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Caring

Applying the convoy model to support in care situations

This article considers the future of informal care situations, with a special focus on how social networks can support caring. Noting demographic changes and the endemic need for informal support, we outline the convoy model of social relations for proactive planning and contemporaneous caring. The article is grounded in empirical evidence, including comparative findings from four countries and about caring among two uniquely vulnerable populations: latelife remarried couples and lesbian and gay adults.

Fri, 05/24/2019 - 09:19

Psychological distress, social support, and quality of life among cancer caregivers in Albania

Objective Drawing on the Stress Process Model, this study examines cancer caregiving in Albania. We used conditional process analysis to test the relationship between psychological distress and quality of life through social support and to examine whether gender moderates pathways in this mediation model. Methods Face-to-face interviews were conducted with a non-probability sample of 377 caregivers from the public oncology service.

Tue, 05/14/2019 - 10:16

Lost in translation? The challenges of measuring informal care among children and young people

This article uses data from the 2015 Young Life and Times and Kids' Life and Times surveys to discuss the methodological challenges of identifying young carers in surveys. The article considers how children's interpretation of 'caring' might not correspond with the definition of 'young carer' that adults wish to capture. This article discusses how prior consultation with young carers to improve understanding did not have the outcome anticipated.

Wed, 04/10/2019 - 14:32

Living with a parent with dementia: a family resilience study

The aim of this study was to identify factors associated with family resilience in families caring for a parent with dementia. A mixed-methods approach was followed to collect data from a convenience sample drawn from the Cape Metropolitan area in the Western Cape, South Africa. The study sample comprised 47 families in which adult children were caring for a parent with dementia. The quantitative data analysis was conducted using analyses of variance (ANOVA), Pearson’s product–moment correlation coefficients and a best-subsets multiple regression analysis.

Wed, 04/10/2019 - 12:19

Health effects of informal caring in New Zealand: longitudinal findings from the Health, Work and Retirement study

This study investigates changes in the mental and physical health of carers compared to non-carers over 10 years in a sample of New Zealanders aged 54–70. Mental health increased slightly over time for all participants but there was no difference in trajectory change based on carer status except for those who stopped caring. No significant differences in physical health or differences in trajectory change for physical health across time based on caregiver status were found.

Wed, 04/10/2019 - 10:29

A Kaleidoscope of Hope: Exploring Experiences of Hope Among Service Users and Informal Carers in Health Care Contexts

Background: There is a large and diverse literature on the concept of hope in health care. This literature covers a broad spectrum of perspectives, from philosophical, conceptual, and theoretical analysis through to attempts at measuring the concept of hope with differing health care users. Aims: To explore the concept of hope through the secondary analysis of existing data sets, with the intention of understanding hope in the context of person-centeredness.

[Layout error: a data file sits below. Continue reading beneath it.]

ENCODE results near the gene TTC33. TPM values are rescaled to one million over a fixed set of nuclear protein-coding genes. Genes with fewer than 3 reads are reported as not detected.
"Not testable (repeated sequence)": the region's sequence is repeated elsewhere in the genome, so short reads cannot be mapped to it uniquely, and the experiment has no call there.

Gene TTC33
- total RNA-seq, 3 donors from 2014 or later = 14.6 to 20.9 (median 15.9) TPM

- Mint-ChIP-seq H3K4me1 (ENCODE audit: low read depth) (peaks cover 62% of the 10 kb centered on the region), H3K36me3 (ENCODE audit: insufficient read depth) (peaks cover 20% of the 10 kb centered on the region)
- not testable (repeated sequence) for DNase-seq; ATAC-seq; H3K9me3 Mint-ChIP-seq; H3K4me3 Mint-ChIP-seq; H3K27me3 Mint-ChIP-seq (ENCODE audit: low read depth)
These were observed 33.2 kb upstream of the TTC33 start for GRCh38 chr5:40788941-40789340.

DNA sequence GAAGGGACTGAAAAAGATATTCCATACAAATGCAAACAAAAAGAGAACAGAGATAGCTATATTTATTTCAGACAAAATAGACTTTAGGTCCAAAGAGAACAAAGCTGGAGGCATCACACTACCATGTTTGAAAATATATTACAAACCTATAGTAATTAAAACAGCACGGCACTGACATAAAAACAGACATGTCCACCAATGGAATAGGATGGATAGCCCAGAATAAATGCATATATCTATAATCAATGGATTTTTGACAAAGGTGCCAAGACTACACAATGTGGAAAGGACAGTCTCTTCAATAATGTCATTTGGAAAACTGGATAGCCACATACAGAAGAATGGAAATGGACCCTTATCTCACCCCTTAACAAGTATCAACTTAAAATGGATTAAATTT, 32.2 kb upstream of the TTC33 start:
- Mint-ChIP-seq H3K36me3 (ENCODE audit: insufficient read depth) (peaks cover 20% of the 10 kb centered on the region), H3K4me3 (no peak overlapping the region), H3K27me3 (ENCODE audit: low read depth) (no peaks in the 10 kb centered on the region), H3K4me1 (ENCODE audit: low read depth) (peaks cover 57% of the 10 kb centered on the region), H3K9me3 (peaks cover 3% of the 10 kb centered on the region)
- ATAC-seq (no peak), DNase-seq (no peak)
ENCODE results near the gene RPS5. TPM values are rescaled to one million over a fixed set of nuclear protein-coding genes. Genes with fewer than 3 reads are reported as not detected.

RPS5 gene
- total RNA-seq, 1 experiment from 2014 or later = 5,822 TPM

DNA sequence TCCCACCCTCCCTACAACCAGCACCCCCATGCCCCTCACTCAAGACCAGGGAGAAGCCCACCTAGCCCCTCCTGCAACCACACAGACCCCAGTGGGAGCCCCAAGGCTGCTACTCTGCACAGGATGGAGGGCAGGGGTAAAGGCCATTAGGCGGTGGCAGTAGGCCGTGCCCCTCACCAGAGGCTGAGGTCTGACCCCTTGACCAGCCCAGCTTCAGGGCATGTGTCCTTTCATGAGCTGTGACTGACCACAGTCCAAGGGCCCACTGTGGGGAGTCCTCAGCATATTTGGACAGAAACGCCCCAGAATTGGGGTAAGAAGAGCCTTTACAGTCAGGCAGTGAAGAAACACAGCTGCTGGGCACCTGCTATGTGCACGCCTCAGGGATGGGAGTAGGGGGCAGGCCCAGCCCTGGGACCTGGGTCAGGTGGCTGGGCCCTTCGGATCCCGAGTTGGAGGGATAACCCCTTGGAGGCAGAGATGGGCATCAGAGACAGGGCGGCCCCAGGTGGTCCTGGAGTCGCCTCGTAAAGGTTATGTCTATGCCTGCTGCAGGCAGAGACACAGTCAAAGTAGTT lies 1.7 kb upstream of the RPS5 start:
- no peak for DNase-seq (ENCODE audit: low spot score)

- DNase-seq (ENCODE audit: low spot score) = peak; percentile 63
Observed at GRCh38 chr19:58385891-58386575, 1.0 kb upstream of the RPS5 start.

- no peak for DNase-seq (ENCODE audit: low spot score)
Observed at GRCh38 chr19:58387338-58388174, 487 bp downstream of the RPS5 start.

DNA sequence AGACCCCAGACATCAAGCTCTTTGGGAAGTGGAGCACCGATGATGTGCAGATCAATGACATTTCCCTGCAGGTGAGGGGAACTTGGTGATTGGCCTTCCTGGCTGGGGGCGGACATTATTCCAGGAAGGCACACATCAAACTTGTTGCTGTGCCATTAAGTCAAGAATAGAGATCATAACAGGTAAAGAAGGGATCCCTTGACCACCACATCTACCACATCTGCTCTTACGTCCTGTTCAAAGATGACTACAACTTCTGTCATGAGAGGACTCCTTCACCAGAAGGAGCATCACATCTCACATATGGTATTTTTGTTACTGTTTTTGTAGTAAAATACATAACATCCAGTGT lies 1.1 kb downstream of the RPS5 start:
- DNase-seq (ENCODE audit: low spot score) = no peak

Thu, 03/21/2019 - 09:46

The unmet support needs of carers of older Australians: prevalence and mental health

Background: Population aging places greater demands on the supply of informal carers. The aims of this study were to examine (1) the types of unmet support needs of carers of older Australians and (2) the association of unmet needs with mental health.; Methods: Utilizing new data from the 2015 Australian Bureau of Statistics (ABS) Survey of Disability, Ageing and Carers, we calculated the prevalence of carers experiencing specific and multiple unmet needs for support, using single and multiple item measures.

Fri, 02/15/2019 - 11:08

Informal caregiving and metabolic markers in the UK Household Longitudinal Study

Objectives: Informal caregiving is associated with poorer mental and physical health. Little research has yet focused on objectively measured health risk factors, such as metabolic markers. The aim of this study was to investigate whether informal caregiving was associated with markers of metabolism in a large, representative UK longitudinal study.

Tue, 02/05/2019 - 11:54

Caring for the Caregiver: Identifying the Needs of Those Called to Care Through Partnerships with Congregations

As the older adult population continues to grow, the prevalence of chronic diseases is also increasing, leading to the need for novel ways of managing this large population of patients. One solution is to focus on informal caregivers. These informal caregivers already make a substantial contribution to our nation's healthcare finances and patient health outcomes.

Wed, 10/03/2018 - 13:14

The Experience of Caring For or Living with an Individual with an Eating Disorder: A Meta-Synthesis of Qualitative Studies

Eating disorders (ED) has the highest mortality rate of psychiatric disorders and a high incidence of comorbidity. Because of the average age of onset, care typically befalls family members. However, despite the severity of the disorder and the burden placed on the family, research into the caregiving experience is still developing. Studies have shown caregivers of individuals with ED to experience high levels of distress, burden and expressed emotion.

Wed, 06/06/2018 - 12:01